• May 31, 2018

Homeless count shows progress and promise

Homeless count shows progress and promise

Homeless count shows progress and promise 1024 604 Supervisor Kathryn Barger

LOS ANGELES COUNTY – The overall 4 percent homeless count decrease, released by the Los Angeles Homeless Services Authority (LAHSA) shows that the county is making progress in its effort to address the homelessness crisis – but we “have a lot of work to do,” announced Supervisor Kathryn Barger.

“The numbers are promising in the fact that there are significant reductions in homelessness among veterans and the chronically homeless,” she said. “In my district, there is an estimated 25 percent decrease overall – much of this can be attributed to increases in housing placements and an uptick in the coordination between county agencies and community-based providers.”

Supervisor Barger also initiated the opening of 24-hour shelter in Lancaster, which provides bridge housing support and other critical service in conjunction with the Salvation Army. In addition, she is supporting the development of a year-round crisis housing facility in Santa Clarita and permanent supportive housing across the district. She credits the cities in her district, which have joined forces with the county to address the needs in their individual municipalities.

“In the Antelope Valley, and across the district, leaders and communities have come on board in a very significant way,” she added. “This gives us hope and strengthens our resolve to ensure that Measure H funding is fully utilized to provide housing and services to those in need.”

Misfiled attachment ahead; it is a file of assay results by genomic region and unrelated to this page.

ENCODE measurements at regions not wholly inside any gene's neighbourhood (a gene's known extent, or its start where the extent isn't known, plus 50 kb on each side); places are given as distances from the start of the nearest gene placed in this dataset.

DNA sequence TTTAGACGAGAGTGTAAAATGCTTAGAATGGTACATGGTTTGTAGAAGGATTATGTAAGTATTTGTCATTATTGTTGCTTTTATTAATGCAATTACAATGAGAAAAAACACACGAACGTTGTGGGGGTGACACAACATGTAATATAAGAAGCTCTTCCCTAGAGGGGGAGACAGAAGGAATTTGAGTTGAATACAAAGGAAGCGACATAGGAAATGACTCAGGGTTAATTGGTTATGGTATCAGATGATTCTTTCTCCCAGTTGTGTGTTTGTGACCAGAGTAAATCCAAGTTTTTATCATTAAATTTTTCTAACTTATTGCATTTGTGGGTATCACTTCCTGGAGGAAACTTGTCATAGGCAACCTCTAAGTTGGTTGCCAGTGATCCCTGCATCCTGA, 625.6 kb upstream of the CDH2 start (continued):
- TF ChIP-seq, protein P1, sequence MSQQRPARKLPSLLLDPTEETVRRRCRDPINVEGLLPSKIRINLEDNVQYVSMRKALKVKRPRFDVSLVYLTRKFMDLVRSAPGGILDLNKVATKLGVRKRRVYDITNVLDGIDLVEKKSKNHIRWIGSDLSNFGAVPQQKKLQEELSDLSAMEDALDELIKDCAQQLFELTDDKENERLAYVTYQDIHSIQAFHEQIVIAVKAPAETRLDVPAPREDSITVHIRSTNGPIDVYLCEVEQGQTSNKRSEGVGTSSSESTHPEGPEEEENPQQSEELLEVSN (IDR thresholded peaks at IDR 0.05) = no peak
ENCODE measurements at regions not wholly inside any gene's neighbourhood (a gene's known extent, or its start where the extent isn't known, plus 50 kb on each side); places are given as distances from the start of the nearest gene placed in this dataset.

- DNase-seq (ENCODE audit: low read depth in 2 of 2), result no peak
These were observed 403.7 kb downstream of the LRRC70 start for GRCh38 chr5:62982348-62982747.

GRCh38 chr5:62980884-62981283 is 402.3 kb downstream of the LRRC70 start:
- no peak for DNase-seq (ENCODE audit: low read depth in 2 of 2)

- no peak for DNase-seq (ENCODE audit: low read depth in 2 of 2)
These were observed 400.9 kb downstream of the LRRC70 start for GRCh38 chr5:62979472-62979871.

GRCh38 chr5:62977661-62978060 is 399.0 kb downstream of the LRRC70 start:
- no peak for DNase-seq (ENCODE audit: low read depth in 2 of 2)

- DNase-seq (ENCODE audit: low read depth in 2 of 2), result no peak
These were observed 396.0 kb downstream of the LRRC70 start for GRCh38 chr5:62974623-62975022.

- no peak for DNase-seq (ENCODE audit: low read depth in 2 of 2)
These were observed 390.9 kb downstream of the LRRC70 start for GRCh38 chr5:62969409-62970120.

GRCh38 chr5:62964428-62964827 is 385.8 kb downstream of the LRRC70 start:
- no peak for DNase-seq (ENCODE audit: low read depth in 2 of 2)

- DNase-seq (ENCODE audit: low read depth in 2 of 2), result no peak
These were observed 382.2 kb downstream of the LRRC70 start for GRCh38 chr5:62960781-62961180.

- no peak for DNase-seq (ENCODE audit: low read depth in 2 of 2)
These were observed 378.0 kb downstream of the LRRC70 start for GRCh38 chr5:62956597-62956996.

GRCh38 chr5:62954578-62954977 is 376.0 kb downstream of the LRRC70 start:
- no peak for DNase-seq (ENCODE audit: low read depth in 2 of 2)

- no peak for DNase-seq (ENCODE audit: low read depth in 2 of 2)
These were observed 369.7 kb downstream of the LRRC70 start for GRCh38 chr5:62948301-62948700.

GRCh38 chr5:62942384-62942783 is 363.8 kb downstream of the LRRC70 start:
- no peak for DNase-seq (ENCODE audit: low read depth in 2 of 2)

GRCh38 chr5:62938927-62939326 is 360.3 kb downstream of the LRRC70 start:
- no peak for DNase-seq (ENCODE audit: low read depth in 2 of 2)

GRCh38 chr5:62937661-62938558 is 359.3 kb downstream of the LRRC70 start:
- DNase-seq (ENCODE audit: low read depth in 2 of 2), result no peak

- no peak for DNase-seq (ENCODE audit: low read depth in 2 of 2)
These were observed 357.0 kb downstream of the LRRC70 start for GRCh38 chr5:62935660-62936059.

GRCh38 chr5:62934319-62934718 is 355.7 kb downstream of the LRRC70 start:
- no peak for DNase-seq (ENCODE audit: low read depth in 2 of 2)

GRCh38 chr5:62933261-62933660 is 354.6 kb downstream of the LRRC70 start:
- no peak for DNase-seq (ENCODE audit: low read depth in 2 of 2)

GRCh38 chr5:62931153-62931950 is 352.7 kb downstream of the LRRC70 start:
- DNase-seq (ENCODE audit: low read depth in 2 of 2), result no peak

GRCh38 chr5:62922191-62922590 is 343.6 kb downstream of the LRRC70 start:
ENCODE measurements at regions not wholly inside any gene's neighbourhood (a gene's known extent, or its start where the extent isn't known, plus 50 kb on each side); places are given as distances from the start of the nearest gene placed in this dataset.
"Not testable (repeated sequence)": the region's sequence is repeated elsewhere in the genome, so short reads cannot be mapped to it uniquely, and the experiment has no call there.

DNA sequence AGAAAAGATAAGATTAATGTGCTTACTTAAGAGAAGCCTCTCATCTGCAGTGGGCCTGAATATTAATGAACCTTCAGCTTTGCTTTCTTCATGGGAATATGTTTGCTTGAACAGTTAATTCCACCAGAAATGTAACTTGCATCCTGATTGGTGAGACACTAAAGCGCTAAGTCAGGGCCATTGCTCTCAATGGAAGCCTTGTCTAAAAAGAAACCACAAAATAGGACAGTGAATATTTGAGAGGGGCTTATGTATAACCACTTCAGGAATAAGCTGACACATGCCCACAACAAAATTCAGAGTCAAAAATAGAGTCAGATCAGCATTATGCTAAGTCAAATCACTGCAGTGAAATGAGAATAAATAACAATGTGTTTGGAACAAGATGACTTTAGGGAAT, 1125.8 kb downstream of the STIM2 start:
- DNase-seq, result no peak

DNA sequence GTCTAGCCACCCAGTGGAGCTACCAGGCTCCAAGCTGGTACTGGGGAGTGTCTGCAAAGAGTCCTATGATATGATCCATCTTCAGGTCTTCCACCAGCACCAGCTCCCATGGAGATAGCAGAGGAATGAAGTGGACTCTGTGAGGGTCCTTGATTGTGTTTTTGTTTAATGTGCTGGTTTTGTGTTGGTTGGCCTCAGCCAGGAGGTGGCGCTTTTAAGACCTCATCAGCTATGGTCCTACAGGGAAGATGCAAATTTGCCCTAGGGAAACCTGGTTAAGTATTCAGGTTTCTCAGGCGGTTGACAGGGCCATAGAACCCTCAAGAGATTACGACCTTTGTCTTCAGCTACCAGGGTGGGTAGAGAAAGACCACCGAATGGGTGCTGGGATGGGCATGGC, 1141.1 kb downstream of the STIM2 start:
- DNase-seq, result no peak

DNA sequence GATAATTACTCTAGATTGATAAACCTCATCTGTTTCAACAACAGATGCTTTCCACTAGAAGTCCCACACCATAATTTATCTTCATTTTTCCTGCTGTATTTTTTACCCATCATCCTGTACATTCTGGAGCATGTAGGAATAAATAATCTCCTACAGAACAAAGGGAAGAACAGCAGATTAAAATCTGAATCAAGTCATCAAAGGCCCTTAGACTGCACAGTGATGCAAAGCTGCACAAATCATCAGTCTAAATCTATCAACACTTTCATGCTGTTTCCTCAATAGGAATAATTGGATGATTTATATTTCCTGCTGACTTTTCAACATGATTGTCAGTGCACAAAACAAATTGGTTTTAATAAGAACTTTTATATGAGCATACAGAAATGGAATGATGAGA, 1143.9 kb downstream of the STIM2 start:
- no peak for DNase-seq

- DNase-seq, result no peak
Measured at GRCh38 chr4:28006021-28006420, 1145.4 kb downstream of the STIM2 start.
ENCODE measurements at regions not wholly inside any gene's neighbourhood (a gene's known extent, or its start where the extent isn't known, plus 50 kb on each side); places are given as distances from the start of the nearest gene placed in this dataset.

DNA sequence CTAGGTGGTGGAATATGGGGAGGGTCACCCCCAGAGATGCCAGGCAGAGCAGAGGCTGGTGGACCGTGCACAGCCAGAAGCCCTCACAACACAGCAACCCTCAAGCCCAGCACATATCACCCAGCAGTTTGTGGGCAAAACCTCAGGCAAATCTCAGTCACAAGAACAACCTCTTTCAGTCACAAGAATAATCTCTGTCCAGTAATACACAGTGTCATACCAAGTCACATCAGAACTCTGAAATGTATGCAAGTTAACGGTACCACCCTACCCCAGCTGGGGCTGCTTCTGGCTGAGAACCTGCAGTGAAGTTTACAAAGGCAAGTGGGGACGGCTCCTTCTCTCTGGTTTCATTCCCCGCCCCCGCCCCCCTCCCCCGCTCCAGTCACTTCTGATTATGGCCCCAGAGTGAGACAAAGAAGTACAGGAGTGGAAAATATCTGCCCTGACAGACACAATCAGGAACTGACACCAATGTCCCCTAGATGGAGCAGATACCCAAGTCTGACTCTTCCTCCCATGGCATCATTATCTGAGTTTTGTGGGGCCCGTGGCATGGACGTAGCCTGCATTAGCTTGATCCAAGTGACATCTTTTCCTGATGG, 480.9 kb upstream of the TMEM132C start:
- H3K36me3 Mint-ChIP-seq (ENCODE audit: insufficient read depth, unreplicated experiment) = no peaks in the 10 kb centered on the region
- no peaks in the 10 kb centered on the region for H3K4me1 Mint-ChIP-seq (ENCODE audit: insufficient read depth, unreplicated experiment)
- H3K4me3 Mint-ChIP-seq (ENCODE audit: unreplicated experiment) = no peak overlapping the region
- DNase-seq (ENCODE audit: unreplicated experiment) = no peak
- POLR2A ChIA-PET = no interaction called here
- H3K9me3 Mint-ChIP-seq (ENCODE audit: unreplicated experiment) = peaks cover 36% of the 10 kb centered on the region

“Clearly, there is a significant percentage of individuals suffering from mental illness among the homeless population – and access to health care is a vital component to help them reestablish productive lives,” she added.

Yesterday, the State Assembly passed AB 1971, a proposal for a change in state law spearheaded by Supervisors Barger and Ridley-Thomas. The legislation amends the state’s definition of “gravely disabled” to include medical treatment as a basic human need for those suffering from a serious mental illness. AB 1971 was jointly authored by Assemblymembers Miguel Santiago (D-Los Angeles), Laura Friedman (D-Glendale), and Phillip Chen (R-Brea) and now moves to the California State Senate, where it will await a committee hearing.

Skip to content